Financial Conduct Authority Interim Chief Executive Tracey McDermott said the FCA’s stance against banks has not changed despite withdrawing a bank culture probe at the UK Chancellor’s request.
Three high-profile probes in the banking industry with the objective of helping shoot down possible future PPI mis-selling immensity scandals in the UK was shelved. Two other probes, which would also enlighten the regulator on preventing massive Libor and Forex manipulation-wide scandals, were also withdrawn.
Analysts were quick to compare McDermott and Martin Wheatley, the former FCA Chief, and each one’s approach against UK’s banks.
Wheatley’s approach to banks saw huge fines against banks before, during and after the passing of scandals. Wheatley said in an interview that cracking down on UK’s banks would mean “shooting first and asking questions later.”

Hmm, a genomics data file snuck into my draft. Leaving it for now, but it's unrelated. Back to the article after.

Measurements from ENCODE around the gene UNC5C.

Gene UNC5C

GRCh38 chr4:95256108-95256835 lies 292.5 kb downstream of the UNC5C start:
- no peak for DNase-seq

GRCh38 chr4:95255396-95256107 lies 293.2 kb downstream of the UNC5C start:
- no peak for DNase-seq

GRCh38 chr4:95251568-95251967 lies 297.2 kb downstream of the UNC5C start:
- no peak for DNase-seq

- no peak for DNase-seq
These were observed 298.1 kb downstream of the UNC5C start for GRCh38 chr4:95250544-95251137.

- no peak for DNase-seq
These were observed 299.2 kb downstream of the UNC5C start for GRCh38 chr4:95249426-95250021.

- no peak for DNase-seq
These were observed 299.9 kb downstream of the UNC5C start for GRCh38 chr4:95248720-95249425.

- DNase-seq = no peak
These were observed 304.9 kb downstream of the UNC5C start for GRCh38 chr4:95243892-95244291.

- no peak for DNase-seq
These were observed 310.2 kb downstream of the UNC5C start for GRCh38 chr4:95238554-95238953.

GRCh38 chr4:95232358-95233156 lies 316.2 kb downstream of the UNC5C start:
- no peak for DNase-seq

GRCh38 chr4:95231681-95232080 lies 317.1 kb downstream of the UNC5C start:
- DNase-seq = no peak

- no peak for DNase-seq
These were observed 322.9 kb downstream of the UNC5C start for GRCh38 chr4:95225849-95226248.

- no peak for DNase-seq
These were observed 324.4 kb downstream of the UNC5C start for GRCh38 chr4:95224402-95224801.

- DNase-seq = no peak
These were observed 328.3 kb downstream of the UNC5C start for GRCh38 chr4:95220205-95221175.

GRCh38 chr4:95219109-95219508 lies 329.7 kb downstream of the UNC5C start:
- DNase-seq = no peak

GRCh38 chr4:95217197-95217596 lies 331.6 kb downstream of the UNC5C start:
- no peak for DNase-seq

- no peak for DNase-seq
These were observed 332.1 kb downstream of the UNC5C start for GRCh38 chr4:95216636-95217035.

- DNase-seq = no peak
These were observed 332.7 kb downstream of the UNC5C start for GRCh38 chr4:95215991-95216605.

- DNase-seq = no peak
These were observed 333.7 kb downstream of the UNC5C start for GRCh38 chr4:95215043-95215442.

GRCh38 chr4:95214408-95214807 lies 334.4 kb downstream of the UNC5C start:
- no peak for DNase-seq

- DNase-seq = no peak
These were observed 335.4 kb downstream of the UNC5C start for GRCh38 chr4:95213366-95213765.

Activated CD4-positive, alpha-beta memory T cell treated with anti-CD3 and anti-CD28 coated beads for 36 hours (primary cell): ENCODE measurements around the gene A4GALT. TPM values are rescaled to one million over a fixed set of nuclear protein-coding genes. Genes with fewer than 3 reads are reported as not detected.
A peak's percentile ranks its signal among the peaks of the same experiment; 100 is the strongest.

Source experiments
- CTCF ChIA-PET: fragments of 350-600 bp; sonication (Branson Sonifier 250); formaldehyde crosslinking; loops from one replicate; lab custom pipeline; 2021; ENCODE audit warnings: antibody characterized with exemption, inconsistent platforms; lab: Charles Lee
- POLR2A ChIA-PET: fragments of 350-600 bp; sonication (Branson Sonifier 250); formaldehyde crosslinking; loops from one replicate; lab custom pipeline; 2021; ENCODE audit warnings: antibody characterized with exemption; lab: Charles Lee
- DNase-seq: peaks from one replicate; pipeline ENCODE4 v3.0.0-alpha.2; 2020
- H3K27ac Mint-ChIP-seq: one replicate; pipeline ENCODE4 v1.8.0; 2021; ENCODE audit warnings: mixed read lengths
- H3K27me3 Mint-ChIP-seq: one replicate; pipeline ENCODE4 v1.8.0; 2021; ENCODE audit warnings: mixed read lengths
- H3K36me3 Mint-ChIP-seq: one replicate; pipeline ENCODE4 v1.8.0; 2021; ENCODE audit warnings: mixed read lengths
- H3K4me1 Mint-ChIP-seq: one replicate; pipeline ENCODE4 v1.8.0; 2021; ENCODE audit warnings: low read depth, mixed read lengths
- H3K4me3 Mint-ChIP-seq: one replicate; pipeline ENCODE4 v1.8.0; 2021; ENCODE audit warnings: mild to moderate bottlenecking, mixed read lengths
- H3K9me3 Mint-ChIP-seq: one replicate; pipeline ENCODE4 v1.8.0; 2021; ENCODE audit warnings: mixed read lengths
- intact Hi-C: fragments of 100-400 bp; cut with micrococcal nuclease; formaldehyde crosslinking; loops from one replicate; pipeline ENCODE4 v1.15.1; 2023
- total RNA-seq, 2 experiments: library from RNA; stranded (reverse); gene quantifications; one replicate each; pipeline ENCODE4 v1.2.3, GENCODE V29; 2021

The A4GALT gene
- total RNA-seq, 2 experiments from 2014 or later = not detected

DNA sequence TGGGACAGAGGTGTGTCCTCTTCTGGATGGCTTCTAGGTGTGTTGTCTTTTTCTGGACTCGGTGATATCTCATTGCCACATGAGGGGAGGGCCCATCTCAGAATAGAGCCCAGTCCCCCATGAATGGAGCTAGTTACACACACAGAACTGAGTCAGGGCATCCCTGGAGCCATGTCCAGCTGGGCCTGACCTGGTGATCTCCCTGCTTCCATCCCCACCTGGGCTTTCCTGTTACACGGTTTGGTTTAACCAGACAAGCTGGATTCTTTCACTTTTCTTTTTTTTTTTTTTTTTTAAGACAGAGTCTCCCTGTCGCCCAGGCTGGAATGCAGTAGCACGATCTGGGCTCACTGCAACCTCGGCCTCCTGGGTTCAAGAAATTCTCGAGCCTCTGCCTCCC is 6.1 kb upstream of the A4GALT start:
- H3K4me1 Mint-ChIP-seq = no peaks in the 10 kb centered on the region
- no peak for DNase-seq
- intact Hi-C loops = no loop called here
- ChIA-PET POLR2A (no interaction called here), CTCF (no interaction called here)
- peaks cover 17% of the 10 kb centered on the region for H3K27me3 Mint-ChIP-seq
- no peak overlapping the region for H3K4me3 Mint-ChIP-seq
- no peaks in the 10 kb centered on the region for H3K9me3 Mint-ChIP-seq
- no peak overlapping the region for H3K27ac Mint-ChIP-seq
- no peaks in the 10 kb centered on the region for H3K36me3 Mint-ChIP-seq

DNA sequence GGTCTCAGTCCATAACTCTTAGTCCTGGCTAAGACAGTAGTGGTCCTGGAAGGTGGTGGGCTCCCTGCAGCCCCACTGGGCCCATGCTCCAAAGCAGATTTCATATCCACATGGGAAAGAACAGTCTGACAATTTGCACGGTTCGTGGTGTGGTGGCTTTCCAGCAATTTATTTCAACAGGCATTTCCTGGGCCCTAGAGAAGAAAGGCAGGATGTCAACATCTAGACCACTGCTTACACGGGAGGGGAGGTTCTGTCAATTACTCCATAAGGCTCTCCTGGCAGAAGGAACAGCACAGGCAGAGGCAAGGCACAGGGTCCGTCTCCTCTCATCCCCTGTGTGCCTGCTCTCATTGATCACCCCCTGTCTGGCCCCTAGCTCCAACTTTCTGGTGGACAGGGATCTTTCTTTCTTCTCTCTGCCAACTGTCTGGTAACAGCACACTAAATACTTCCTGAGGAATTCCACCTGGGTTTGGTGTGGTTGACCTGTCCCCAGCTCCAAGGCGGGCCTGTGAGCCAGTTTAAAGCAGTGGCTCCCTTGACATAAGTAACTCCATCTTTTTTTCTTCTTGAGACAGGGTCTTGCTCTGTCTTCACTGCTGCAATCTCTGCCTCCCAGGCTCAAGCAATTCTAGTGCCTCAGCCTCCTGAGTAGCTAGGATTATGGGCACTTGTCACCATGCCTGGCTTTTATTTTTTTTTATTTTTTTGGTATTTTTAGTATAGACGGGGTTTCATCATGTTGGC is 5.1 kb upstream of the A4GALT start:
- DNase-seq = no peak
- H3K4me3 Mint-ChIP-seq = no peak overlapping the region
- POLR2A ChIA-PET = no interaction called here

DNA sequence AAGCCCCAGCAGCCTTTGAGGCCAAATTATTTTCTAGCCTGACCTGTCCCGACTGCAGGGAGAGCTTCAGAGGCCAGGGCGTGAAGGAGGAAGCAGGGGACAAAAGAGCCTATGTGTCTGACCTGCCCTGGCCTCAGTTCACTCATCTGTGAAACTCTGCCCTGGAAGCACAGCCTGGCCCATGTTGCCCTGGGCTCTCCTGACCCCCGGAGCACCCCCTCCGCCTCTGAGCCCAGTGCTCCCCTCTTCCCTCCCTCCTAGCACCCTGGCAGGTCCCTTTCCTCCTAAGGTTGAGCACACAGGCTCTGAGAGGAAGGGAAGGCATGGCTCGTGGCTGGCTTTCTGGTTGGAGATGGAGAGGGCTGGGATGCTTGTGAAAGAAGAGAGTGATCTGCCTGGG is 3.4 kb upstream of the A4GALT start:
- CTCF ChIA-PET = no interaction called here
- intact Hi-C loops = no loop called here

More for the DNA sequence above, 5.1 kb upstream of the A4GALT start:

Analysts also remember Wheatley for raising the FCA’s image as a protector of consumers during the height of PPI claims in 2013.
Wheatley was removed from position following the UK Chancellor’s accusation that his leadership “undermined the UK reputation for regulatory stability and competence.”
According to the managing director for Edinburgh investors SVM Colin McLean, the UK government needed to sell its controlling stake in RBS and will need the banks help. The “softening” makes sense when this move is taken into perspective.